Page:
King Charles III has built up a string of cherished residences across Britain but now faces having to give them up to meet the demands of state.

The death of his mother Queen Elizabeth II means the new king will have to rejig his home life as her official and private residences become his -- and Charles's also change hands.

Since 2003, his official London residence has been Clarence House.

He will shortly be expected, however, to move to Buckingham Palace, the sovereign's London residence and the administrative headquarters of the monarchy.

He also seems set to say farewell to his beloved Highgrove family home in the countryside, the embodiment of his environmental principles.

Highgrove in Gloucestershire, southwest England, belongs to the Duchy of Cornwall -- the historic land and property estate established to provide a private income for the eldest son and heir apparent of the monarch.

When Charles became king, the dukedom automatically passed to his eldest son Prince William.

As king, he now takes command of not only Buckingham Palace but also Windsor Castle; the Palace of Holyroodhouse in Edinburgh, the monarch's official residence in Scotland; and Hillsborough Castle, the official residence in Northern Ireland.

Charles has long been thought to favour a so-called "slimmed-down monarchy" with fewer faces conducting royal duties -- so those down the pecking order might conceivably find themselves having to vacate their apartments in various royal residences.

- Buckingham Palace -


There is a royal history of reluctance to move into Buckingham Palace / © POOL/AFP

There is a royal history of reluctance to move to Buckingham Palace, as whoever becomes the monarch faces losing a previous, more 'homely' residence furnished to their wishes over time.

Queen Elizabeth's father George VI had to give up their family townhouse at 145 Piccadilly in London when he became king in 1936.

As princess, Elizabeth and Prince Philip lived at Clarence House following their marriage in 1947 -- but begrudgingly returned to Buckingham Palace when George VI died in 1952.

Charles moved into Clarence House in 2003 after his grandmother, George VI's widow, died.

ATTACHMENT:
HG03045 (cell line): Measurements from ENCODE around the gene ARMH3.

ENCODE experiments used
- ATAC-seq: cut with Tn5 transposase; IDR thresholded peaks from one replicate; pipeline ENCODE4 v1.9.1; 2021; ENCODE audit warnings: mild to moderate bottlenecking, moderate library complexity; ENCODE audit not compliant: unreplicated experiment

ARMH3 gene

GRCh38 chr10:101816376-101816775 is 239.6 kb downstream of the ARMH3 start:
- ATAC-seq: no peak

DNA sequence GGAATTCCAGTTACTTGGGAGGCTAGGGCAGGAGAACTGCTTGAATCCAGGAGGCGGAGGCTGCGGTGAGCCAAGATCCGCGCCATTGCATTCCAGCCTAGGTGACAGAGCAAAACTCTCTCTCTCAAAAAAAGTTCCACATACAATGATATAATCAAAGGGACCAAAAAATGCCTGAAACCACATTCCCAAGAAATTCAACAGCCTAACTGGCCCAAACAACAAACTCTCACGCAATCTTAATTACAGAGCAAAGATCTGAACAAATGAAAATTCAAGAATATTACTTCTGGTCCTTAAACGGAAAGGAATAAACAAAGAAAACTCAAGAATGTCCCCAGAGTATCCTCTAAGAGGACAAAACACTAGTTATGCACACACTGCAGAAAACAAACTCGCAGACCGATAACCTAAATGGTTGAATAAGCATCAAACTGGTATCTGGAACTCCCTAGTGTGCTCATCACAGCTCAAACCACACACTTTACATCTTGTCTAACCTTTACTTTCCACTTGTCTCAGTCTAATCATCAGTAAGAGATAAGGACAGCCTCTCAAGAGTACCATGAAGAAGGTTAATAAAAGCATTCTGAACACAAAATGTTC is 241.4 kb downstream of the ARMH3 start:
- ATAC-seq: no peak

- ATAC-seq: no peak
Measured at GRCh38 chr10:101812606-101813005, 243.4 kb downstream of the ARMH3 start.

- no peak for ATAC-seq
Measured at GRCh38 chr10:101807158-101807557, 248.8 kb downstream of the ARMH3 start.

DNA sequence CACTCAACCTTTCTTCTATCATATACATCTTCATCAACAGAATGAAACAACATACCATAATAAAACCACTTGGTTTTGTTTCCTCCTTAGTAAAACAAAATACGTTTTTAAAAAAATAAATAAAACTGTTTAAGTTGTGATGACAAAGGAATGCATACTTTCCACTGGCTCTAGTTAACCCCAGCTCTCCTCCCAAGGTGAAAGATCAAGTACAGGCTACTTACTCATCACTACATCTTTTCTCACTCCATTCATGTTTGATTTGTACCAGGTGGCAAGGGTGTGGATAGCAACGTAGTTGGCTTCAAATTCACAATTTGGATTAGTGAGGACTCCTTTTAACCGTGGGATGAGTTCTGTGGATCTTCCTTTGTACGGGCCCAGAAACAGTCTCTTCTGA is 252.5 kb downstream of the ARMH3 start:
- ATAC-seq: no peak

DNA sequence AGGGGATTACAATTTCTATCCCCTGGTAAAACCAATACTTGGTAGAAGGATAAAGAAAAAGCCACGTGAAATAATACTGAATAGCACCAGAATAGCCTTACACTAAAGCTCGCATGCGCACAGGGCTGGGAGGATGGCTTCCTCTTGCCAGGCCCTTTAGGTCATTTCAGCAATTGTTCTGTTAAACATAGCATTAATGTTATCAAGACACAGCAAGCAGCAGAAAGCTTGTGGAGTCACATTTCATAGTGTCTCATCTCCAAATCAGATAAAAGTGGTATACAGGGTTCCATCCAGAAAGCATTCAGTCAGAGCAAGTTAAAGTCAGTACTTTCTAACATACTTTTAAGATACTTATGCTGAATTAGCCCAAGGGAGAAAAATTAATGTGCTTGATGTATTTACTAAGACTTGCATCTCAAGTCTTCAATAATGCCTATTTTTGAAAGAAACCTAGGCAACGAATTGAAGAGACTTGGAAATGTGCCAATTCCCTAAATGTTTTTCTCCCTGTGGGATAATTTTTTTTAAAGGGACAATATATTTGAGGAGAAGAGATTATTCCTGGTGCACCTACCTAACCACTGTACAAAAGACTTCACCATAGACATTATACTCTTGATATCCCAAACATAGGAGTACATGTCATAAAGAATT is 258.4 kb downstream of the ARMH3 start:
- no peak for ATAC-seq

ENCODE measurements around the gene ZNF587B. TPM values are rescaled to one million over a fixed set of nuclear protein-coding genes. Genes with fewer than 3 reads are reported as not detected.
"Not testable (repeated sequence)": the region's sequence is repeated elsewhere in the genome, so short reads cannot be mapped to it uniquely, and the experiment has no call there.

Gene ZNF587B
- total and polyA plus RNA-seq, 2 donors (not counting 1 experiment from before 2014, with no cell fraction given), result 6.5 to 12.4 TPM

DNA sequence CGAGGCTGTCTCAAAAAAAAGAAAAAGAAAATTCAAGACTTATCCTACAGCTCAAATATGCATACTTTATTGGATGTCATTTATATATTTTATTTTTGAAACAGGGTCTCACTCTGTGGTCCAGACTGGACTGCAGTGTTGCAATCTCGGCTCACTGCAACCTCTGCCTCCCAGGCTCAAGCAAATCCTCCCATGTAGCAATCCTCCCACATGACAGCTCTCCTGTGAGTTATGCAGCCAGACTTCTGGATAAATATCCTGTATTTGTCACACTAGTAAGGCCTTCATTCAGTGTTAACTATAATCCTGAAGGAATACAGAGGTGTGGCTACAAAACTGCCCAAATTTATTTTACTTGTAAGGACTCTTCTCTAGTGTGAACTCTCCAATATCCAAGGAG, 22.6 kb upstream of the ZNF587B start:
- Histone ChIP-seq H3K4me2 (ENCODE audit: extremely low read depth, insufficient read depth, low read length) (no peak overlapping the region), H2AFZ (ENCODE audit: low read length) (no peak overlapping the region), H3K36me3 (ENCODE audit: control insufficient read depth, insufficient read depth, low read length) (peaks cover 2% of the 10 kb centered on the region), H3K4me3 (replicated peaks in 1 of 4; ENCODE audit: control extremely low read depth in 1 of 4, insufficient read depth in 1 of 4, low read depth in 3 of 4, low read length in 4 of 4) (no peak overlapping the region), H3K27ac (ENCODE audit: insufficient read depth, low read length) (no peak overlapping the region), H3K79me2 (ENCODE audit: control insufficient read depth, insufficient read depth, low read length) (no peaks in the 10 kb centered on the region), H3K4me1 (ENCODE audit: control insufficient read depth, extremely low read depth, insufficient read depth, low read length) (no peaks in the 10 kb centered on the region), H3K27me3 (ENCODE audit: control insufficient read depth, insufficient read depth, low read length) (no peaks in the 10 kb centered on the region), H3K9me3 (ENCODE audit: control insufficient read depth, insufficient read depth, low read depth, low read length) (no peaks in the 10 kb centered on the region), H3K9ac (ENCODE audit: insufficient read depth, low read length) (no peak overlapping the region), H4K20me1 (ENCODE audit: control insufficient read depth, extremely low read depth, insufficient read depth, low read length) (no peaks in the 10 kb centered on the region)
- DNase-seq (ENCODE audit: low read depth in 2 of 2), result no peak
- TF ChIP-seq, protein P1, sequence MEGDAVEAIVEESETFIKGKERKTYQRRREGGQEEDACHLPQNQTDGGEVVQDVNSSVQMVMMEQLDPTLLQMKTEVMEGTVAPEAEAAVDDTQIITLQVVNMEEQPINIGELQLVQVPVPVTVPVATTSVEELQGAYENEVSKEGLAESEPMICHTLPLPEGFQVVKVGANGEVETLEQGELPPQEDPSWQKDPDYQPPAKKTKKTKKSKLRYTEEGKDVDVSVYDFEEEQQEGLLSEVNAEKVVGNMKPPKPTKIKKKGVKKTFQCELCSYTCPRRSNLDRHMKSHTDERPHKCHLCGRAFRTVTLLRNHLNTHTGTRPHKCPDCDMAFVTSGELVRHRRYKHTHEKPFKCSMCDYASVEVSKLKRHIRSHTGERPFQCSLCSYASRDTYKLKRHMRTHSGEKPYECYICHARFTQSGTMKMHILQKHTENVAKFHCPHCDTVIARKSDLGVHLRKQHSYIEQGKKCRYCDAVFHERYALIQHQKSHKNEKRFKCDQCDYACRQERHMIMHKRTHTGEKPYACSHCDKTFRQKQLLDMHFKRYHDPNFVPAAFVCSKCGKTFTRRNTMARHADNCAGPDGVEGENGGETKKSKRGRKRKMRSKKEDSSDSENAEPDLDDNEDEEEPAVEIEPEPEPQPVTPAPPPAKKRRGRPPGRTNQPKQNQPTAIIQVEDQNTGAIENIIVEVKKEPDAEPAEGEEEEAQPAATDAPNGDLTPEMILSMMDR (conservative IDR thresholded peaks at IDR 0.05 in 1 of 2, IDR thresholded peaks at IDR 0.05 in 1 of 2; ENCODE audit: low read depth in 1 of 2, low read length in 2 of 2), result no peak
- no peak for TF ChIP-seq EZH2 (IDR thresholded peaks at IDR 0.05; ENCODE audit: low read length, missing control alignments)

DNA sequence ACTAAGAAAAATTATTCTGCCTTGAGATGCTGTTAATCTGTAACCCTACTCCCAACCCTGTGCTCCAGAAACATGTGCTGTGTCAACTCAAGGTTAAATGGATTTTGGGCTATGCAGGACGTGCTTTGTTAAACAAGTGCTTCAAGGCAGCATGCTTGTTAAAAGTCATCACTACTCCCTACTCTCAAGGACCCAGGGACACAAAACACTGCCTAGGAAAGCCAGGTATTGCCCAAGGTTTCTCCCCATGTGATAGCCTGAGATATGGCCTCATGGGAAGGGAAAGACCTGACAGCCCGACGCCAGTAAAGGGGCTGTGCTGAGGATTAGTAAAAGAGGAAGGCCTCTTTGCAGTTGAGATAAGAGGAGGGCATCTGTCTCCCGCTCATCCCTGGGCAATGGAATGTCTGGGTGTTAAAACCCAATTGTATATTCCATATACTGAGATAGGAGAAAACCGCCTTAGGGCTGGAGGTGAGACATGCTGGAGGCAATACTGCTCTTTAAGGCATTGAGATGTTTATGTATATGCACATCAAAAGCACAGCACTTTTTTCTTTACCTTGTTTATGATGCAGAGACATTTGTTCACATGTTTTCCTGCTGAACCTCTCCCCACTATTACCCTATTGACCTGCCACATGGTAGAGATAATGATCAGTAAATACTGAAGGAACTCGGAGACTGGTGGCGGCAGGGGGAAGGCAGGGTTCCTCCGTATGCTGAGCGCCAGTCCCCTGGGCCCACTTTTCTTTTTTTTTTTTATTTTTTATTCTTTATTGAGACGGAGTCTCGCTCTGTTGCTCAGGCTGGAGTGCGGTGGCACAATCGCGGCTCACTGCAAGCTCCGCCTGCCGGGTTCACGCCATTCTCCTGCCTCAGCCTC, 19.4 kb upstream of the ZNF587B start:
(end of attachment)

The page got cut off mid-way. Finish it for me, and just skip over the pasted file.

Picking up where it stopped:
The residence, 400 metres (less than quarter of a mile) from Buckingham Palace, was completed by architect John Nash in 1827 for the future King William IV.

Clarence House confirmed on Wednesday that staff have been told that some face redundancy as the household's operations "have ceased".

A few other royals might also be getting jittery.

Charles has long been thought to favour a so-called "slimmed-down monarchy" with fewer faces conducting royal duties -- so those down the pecking order might conceivably find themselves having to vacate their apartments in various royal residences.

- Highgrove heartache -

The real loss for King Charles III would be Highgrove, purchased in 1980.


Charles's favoured London residence is Clarence House / © POOL/AFP

When looking for a private home, Charles, as prince of Wales and duke of Cornwall, chose Gloucestershire as it offered roughly equal access to both areas, as well as London.

Completed in 1798, the rectangular, three-storey Georgian neo-classical building's grounds and interiors have been completely modelled in Charles's image.

More than 30,000 people a year visit the gardens to soak up the royal's organic ethos.

The garden has been his retreat and a constantly evolving body of work, with Charles often spending his evenings weeding, pruning or laying hedges.

The house's sewage waste is filtered through a natural reed bed system.

"It would be quite nice if I could shuffle off this mortal coil with it still here," he told a 2010 BBC television documentary, when asked if he would want to keep Highgrove until the end.

"I'd be awfully sad because... it's almost like your children really. Every tree; everything has a meaning and a belonging."

Under Charles, the Duchy of Cornwall also bought Llwynywermod in Wales in 2006.

The farmhouse served as his Welsh home during regular visits and his annual summer tour.

- Welsh, Scottish homes -


Charles inherits the queen's private Balmoral estate in the Scottish Highlands, where she died / © POOL/AFP

It was renovated to Charles's eco-friendly demands, using local materials and craftsmen.

The public can stay in cottages on the estate -- which now belongs to William.

Charles inherited Birkhall on the Balmoral estate from the queen mother. He and his wife Camilla have spent summer holidays there and isolated at Birkhall during the Covid-19 pandemic.

As at Highgrove, Charles has heavily invested in developing the garden.

This home remains in his hands, but he will likely spend more time at the main castle as king.

A distant relative of Vlad the Impaler, Charles privately bought some 18th-century Saxon houses in Romania's Transylvania region in 2006, converting them into sustainable tourism guesthouses.

Charles took a major financial risk and headed a consortium which bought Dumfries House in southwest Scotland in 2007.

The idea was to make the estate self-sufficient, using the preservation of the sumptuous 1750s Palladian house as a springboard to regenerate the local economy.

He was there on the day before Queen Elizabeth II died, making it the last place he slept before becoming king.